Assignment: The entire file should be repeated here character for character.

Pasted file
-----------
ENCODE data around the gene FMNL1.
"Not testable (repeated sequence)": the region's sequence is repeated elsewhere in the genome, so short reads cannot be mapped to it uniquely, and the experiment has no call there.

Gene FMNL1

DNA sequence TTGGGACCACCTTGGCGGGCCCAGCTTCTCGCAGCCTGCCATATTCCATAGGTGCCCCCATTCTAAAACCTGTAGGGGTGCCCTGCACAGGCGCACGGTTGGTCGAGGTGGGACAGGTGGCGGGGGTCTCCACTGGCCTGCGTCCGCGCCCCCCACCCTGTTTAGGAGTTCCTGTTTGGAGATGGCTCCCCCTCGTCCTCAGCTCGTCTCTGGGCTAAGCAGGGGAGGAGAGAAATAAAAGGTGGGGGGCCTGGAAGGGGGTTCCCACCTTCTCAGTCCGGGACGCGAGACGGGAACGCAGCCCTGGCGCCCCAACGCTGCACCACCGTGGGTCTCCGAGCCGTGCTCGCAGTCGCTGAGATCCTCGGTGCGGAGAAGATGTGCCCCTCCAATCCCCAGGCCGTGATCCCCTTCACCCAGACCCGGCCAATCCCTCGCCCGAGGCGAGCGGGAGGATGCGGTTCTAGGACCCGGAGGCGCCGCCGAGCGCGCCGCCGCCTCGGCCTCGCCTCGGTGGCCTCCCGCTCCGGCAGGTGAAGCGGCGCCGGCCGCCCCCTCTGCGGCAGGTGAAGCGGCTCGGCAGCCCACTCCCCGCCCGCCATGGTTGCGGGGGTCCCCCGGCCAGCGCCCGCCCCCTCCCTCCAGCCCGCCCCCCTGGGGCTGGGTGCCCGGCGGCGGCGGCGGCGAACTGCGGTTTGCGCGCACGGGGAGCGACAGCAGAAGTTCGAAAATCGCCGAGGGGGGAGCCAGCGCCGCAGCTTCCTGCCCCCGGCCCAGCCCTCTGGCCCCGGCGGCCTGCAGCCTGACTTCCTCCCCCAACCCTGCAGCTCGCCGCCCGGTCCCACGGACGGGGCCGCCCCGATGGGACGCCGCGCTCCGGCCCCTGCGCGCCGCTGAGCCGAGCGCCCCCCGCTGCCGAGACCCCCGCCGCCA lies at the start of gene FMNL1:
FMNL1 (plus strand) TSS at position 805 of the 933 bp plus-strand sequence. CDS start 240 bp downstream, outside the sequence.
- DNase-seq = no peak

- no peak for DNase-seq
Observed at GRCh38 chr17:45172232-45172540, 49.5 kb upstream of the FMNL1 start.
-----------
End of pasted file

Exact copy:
ENCODE data around the gene FMNL1.
"Not testable (repeated sequence)": the region's sequence is repeated elsewhere in the genome, so short reads cannot be mapped to it uniquely, and the experiment has no call there.

Gene FMNL1

DNA sequence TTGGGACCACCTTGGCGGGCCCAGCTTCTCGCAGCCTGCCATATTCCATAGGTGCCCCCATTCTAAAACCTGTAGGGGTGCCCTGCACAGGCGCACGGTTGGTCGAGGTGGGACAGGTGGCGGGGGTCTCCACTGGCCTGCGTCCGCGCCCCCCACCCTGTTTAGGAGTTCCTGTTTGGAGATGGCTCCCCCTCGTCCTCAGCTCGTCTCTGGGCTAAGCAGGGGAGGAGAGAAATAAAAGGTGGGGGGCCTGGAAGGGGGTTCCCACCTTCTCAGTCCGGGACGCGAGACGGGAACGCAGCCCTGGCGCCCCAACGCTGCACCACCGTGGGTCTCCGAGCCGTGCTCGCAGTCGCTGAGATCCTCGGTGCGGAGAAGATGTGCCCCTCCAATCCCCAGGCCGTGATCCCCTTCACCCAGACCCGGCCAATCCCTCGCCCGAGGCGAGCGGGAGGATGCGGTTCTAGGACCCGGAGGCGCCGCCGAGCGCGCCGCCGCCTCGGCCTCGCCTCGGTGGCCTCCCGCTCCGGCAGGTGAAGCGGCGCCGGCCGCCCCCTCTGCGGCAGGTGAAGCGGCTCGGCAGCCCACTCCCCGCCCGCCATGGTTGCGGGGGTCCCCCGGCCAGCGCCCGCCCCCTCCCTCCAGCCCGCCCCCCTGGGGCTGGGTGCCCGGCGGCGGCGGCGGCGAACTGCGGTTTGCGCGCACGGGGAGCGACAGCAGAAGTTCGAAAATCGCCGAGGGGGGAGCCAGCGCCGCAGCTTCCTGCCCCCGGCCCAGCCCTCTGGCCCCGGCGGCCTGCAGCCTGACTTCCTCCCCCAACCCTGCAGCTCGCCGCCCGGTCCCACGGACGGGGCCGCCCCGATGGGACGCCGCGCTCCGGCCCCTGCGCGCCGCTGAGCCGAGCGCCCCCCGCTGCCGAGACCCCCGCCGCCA lies at the start of gene FMNL1:
FMNL1 (plus strand) TSS at position 805 of the 933 bp plus-strand sequence. CDS start 240 bp downstream, outside the sequence.
- DNase-seq = no peak

- no peak for DNase-seq
Observed at GRCh38 chr17:45172232-45172540, 49.5 kb upstream of the FMNL1 start.